Station: [226] Funerary Rites in the Bronze Age

During the later Bronze Age and early Iron Age, people used to cremate their dead.  From Oberlausitz right up to the Pleiße river, there are many cemeteries only a few kilometres apart, which often contain hundreds of graves from this period. No previous historical period features such a large number of graves.  Unlike the depositions of precious bronze objects, these funerary rites did not differentiate between rich and poor. Clearly, these people treated all their dead the same way. They were consigned to the fire, as part of a ritual ceremony.  After that, the charred remains were placed in an earthenware urn and laid to rest. 

The urn burials from this period are interesting because they were accompanied by a wealth of pottery.  Whole sets of vessels were donated to accompany the dead person to the other world. These pots were not simply intended for food and drink; they were also votive and sacrificial offering vessels that were used in the burial ceremony, and for the afterlife. Specific vessel shapes were always used for the same purposes and positioned accordingly; the early Iron Age burial goods from Niederkaina displayed in the middle of the room demonstrates this along with the communal grave from Liebersee. You can see the range of vessels from the later burial in the large display case at the wall behind.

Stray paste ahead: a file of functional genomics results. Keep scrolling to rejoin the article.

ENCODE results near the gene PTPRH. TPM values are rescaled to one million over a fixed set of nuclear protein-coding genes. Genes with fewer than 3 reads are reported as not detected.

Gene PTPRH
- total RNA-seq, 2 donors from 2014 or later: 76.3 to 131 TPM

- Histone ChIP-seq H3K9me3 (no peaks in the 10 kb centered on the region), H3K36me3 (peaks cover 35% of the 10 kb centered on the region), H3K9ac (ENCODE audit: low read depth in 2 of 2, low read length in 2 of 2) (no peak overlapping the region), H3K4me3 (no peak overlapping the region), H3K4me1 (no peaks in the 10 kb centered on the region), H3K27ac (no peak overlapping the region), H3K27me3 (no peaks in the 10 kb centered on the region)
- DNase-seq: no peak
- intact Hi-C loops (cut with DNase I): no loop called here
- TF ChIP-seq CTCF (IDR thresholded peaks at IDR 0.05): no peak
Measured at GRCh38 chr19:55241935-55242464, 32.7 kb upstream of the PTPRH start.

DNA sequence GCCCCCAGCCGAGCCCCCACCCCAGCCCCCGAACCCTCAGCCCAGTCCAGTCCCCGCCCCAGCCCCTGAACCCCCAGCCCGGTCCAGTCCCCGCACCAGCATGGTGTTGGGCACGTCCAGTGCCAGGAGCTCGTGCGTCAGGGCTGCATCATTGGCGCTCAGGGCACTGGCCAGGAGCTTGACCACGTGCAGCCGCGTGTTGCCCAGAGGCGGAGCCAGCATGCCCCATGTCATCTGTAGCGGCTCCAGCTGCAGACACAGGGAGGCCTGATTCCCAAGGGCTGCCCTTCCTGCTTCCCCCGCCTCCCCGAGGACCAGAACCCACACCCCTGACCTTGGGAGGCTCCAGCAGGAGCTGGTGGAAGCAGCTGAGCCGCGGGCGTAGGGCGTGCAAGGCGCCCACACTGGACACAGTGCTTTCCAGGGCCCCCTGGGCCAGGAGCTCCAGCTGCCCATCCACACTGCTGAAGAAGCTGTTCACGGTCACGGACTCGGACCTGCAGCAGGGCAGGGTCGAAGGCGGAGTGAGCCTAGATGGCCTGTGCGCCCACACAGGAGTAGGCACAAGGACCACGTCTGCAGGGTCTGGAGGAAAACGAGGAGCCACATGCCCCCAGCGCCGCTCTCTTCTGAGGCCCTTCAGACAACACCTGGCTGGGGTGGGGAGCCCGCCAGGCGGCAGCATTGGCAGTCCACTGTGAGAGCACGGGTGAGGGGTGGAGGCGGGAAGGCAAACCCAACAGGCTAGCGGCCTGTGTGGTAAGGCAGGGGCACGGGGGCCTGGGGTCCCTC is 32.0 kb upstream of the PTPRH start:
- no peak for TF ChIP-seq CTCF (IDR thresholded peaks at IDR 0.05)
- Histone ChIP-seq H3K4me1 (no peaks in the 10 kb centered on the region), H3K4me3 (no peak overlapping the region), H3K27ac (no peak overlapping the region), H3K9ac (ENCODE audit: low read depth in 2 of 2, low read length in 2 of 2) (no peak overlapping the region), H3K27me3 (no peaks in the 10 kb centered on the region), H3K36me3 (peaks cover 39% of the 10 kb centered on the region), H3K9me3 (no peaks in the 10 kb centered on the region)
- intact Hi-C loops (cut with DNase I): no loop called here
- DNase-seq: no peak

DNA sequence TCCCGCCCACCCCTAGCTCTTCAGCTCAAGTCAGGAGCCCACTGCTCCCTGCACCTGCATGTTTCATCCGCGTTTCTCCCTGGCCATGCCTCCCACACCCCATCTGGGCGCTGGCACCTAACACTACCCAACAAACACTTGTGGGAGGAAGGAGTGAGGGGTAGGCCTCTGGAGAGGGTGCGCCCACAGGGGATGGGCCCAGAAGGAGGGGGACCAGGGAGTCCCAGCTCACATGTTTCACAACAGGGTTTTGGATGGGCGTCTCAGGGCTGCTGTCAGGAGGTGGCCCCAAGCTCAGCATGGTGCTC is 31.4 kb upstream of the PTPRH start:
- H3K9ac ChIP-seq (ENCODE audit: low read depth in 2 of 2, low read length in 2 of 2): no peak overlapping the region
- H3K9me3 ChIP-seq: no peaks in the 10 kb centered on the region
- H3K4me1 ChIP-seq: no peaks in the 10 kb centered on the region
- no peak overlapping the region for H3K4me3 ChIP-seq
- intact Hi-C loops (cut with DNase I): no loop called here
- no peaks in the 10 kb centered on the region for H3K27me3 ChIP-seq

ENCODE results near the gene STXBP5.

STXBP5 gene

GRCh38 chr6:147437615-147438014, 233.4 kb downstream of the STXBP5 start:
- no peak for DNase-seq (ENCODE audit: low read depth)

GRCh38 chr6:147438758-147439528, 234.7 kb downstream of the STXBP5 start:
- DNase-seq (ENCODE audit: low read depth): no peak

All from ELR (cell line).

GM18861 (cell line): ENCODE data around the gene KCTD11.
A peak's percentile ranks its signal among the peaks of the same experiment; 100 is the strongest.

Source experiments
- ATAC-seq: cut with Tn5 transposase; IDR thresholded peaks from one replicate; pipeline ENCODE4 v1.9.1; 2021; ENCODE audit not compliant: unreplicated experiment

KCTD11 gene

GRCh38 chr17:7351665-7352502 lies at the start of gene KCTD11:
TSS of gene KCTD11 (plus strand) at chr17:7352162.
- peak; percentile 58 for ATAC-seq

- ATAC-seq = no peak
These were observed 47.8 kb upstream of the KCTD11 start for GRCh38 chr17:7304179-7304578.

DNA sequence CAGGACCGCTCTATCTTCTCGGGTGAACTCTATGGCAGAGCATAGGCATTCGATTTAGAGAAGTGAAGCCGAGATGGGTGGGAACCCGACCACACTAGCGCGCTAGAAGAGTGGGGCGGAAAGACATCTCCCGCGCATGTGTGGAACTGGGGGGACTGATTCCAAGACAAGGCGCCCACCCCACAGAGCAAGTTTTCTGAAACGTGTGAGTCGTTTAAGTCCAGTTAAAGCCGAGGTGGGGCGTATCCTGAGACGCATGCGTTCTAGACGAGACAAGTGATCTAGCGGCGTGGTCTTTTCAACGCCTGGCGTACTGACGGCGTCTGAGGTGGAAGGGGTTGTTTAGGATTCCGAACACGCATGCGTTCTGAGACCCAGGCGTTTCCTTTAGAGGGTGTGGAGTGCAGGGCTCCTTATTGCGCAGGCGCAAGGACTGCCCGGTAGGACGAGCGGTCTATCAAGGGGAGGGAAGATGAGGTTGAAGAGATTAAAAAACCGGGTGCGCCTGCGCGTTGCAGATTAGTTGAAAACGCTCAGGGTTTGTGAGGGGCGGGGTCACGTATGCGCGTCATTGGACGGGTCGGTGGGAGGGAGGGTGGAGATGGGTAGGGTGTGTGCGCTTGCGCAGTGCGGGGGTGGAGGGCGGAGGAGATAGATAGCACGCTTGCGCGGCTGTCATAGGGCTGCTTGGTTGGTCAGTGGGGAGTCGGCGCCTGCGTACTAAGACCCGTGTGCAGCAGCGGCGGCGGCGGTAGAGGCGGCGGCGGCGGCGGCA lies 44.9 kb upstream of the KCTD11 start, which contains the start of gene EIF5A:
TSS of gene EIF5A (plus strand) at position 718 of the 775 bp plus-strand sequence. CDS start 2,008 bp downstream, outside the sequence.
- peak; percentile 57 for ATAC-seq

A real urn is always covered with a bowl. Beside the urn there is often a little decorated pot with two handles, and a set of vessels such as a jug to ladle liquids, and a bowl.  They were presumably intended for offering libations to the gods. A bit further away from the urn group are some large storage vessels, cups and shallow bowls. Sherds from other receptacles were then packed into the sides of the burial pit or placed on top of the vessels. Sometimes, these were a second incinerated set of the actual grave goods. In the event of communal burials, double sets of vessels were deposited. Urns in the shape of houses, or a stylised human body, or small models of ovens, show that the urn and grave were regarded as the dead person’s house, with the urn even being a representation of the deceased.